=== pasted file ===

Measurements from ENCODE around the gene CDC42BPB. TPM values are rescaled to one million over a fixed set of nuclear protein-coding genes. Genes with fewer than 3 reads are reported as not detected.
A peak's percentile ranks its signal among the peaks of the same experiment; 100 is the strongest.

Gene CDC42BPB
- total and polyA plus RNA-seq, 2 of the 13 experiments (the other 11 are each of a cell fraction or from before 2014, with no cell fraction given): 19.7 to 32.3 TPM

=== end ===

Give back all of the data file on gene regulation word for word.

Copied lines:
Measurements from ENCODE around the gene CDC42BPB. TPM values are rescaled to one million over a fixed set of nuclear protein-coding genes. Genes with fewer than 3 reads are reported as not detected.
A peak's percentile ranks its signal among the peaks of the same experiment; 100 is the strongest.

Gene CDC42BPB
- total and polyA plus RNA-seq, 2 of the 13 experiments (the other 11 are each of a cell fraction or from before 2014, with no cell fraction given): 19.7 to 32.3 TPM